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    Can Medicaid Take Life Insurance Proceeds When The Decedent Dies

    Now that you have a basic understanding of how your choice of life insurance policy counts against Medicaid eligibility, you might be curious to learn whether or not the program is allowed to legally recover the care costs theyve covered.

    While there are different ways Medicaid can attempt to recover costs of care, its not always possible for the program to tap into proceeds because theres often an exemption that protects life insurance benefits.

    Medicaid doesnt always try to seek recovery from every benefit recipients estate or heirs. While it doesnt always happen, with dropping budgets and rising expenses, the program has to be replenished somehow. When the state is required to seek recovery is defined in the Omnibus Budget Reconciliation Act of 1993. Here are some scenarios where the state will try and collect from the deceaseds estate:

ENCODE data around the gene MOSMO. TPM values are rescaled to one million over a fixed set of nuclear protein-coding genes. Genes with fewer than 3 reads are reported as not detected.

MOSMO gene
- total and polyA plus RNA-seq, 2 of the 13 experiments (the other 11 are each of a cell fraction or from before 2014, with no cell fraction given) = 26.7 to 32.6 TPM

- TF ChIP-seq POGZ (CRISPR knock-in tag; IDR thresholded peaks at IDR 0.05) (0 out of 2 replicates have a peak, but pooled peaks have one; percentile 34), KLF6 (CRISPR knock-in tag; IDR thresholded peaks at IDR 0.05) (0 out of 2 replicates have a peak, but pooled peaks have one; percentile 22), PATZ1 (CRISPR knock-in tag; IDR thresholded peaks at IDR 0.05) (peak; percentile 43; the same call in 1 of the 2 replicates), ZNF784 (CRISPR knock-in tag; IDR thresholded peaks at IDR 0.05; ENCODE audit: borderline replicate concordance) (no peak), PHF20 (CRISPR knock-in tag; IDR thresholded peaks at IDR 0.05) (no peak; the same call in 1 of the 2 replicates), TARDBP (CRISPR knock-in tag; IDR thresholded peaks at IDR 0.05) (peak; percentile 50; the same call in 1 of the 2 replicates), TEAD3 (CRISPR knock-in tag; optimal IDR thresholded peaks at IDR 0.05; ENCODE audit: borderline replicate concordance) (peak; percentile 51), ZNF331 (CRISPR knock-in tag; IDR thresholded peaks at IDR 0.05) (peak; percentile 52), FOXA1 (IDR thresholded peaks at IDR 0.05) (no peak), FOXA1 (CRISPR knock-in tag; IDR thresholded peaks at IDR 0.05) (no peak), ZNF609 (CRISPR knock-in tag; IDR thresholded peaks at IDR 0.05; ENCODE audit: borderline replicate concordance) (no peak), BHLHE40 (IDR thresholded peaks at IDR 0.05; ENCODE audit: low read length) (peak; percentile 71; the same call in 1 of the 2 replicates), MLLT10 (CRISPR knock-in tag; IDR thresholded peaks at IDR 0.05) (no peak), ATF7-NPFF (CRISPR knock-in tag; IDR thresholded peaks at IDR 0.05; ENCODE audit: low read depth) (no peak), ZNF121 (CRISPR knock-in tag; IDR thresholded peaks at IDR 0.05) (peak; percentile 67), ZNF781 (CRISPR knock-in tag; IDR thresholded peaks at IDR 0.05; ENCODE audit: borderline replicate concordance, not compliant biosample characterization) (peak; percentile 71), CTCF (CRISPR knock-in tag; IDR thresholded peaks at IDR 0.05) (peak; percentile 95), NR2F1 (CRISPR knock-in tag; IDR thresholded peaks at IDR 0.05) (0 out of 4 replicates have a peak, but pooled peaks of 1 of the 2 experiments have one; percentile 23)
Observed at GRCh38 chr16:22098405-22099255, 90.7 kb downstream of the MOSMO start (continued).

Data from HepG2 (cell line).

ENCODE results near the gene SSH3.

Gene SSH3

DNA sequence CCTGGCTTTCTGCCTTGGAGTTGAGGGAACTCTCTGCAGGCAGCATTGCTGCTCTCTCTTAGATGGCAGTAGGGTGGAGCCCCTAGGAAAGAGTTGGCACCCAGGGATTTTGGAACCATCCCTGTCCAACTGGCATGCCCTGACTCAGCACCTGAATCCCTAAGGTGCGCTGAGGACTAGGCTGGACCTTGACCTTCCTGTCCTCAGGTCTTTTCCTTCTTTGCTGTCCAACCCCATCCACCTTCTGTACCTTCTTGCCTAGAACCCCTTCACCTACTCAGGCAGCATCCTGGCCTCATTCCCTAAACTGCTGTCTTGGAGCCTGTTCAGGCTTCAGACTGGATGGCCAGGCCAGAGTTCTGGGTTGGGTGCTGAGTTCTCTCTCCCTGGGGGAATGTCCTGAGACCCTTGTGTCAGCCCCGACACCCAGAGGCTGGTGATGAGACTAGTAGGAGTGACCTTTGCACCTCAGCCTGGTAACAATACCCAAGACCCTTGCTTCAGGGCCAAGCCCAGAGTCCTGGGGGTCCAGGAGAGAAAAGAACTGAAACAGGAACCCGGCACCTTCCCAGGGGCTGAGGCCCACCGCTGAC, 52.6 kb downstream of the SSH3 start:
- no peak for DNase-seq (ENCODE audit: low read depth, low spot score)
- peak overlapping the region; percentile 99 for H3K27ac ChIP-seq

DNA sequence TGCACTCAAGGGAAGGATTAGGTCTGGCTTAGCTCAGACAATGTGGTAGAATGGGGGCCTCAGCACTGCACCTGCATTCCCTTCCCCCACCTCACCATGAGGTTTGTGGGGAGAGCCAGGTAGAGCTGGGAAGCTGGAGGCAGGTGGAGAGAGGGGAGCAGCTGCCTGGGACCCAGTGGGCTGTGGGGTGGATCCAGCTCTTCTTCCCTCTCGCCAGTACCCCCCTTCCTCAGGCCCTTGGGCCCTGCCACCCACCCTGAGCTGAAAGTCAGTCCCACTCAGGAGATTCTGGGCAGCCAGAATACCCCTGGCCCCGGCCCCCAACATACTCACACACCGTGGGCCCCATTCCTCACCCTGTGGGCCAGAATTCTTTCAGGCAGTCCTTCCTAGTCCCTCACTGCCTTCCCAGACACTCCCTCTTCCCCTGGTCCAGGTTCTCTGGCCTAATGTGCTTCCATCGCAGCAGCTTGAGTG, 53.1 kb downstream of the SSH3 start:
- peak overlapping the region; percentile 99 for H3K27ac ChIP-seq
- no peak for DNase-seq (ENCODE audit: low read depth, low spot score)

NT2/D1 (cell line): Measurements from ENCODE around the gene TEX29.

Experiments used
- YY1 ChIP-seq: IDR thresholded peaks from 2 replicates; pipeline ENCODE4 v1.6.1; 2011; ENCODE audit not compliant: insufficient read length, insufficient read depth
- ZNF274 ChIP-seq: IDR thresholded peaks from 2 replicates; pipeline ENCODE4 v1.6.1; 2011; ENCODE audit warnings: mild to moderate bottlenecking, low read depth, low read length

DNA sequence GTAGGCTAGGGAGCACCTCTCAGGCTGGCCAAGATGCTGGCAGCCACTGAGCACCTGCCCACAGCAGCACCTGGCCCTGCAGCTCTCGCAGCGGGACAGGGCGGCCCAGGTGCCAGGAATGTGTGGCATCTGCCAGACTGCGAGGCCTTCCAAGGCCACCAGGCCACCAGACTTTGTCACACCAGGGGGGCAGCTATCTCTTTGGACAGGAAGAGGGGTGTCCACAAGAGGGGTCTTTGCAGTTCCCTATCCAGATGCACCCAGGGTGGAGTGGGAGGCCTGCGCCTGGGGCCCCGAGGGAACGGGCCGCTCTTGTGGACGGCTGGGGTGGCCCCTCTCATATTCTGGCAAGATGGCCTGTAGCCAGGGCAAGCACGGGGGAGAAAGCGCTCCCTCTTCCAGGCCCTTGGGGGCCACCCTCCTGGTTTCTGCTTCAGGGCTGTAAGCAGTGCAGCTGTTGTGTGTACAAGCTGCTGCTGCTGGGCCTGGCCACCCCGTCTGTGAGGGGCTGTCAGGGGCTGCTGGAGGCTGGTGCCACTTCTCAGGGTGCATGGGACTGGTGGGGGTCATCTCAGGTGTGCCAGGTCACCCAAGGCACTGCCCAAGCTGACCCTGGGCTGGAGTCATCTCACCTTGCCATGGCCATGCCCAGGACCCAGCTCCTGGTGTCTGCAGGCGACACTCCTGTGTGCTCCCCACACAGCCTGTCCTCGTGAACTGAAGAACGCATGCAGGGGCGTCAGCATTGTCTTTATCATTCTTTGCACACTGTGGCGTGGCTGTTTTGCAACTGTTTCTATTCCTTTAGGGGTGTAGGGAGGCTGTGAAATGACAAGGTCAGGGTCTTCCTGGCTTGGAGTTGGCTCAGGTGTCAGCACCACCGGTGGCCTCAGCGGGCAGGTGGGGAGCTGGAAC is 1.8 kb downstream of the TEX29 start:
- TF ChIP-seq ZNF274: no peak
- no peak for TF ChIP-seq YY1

• Services are provided to recipient in a nursing home
    • Services are provided in an intermediate care facility for the mentally handicapped
    • Home and community-based services in a hospital are provided to recipient whos 55 or older
    • Prescriptions costs of recipient whos 55 or older

    Life Insurance And Medicaid Spend

    Will Medicaid be Able to Claim my Life Insurance Policy ...